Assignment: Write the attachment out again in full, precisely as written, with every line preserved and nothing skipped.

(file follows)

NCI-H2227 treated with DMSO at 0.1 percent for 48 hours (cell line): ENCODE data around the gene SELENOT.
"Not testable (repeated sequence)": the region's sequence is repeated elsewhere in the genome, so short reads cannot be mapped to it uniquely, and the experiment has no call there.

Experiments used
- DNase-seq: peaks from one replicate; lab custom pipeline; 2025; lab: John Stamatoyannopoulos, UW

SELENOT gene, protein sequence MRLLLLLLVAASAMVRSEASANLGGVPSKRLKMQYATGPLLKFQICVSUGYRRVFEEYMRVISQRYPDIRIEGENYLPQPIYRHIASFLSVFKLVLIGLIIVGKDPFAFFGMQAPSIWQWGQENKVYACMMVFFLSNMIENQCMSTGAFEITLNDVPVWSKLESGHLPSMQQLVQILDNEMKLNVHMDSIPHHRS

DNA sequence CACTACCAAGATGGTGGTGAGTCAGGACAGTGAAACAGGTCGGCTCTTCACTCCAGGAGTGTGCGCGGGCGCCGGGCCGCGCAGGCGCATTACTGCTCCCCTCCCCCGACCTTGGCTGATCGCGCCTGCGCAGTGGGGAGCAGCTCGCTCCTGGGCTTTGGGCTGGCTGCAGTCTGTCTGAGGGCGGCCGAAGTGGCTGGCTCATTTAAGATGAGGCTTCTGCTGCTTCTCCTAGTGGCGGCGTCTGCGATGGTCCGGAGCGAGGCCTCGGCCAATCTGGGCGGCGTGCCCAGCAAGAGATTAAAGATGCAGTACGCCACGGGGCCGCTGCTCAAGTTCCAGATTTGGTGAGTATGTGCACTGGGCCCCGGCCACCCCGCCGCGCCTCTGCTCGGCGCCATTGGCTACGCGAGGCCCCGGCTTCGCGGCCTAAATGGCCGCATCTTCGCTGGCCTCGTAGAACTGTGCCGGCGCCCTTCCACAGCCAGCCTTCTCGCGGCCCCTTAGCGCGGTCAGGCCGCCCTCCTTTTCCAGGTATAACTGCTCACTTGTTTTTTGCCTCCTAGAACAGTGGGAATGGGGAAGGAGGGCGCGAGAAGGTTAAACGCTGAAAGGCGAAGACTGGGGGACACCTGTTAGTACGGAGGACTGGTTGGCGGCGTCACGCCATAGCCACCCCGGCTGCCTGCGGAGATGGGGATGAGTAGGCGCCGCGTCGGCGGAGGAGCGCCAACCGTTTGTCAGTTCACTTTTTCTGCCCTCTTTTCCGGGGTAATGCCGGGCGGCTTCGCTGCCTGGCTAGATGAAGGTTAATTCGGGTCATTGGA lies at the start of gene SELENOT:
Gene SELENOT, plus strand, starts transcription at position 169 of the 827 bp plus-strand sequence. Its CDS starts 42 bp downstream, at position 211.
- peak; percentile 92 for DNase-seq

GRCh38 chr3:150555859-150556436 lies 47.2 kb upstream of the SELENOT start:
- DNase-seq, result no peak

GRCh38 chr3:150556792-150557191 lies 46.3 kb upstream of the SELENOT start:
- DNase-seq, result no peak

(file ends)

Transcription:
NCI-H2227 treated with DMSO at 0.1 percent for 48 hours (cell line): ENCODE data around the gene SELENOT.
"Not testable (repeated sequence)": the region's sequence is repeated elsewhere in the genome, so short reads cannot be mapped to it uniquely, and the experiment has no call there.

Experiments used
- DNase-seq: peaks from one replicate; lab custom pipeline; 2025; lab: John Stamatoyannopoulos, UW

SELENOT gene, protein sequence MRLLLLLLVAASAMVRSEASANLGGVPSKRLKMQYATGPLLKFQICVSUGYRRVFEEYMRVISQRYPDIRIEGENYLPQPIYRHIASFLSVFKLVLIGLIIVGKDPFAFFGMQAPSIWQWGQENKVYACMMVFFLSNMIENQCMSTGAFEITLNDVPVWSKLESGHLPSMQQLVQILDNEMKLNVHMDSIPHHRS

DNA sequence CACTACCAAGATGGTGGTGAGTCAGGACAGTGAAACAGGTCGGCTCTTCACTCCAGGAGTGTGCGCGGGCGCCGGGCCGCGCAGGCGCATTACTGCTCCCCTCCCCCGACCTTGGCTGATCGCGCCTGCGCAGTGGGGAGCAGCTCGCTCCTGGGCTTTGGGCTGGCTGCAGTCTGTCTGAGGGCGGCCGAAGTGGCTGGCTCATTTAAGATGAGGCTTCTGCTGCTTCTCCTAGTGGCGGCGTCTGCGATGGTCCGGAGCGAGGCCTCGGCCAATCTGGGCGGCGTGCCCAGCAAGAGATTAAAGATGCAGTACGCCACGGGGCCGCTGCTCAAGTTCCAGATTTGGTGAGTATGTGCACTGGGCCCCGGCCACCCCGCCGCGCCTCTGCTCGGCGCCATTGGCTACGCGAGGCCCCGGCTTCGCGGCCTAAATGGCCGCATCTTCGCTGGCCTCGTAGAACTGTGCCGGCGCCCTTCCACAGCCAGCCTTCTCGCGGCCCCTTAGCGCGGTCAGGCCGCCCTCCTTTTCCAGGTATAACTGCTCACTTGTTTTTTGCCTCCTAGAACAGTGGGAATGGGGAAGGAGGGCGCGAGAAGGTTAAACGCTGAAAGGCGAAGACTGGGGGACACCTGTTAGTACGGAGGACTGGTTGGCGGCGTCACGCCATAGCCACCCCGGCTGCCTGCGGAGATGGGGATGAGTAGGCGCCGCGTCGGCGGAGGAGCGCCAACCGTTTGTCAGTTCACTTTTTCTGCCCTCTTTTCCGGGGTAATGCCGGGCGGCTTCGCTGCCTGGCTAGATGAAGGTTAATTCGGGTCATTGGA lies at the start of gene SELENOT:
Gene SELENOT, plus strand, starts transcription at position 169 of the 827 bp plus-strand sequence. Its CDS starts 42 bp downstream, at position 211.
- peak; percentile 92 for DNase-seq

GRCh38 chr3:150555859-150556436 lies 47.2 kb upstream of the SELENOT start:
- DNase-seq, result no peak

GRCh38 chr3:150556792-150557191 lies 46.3 kb upstream of the SELENOT start:
- DNase-seq, result no peak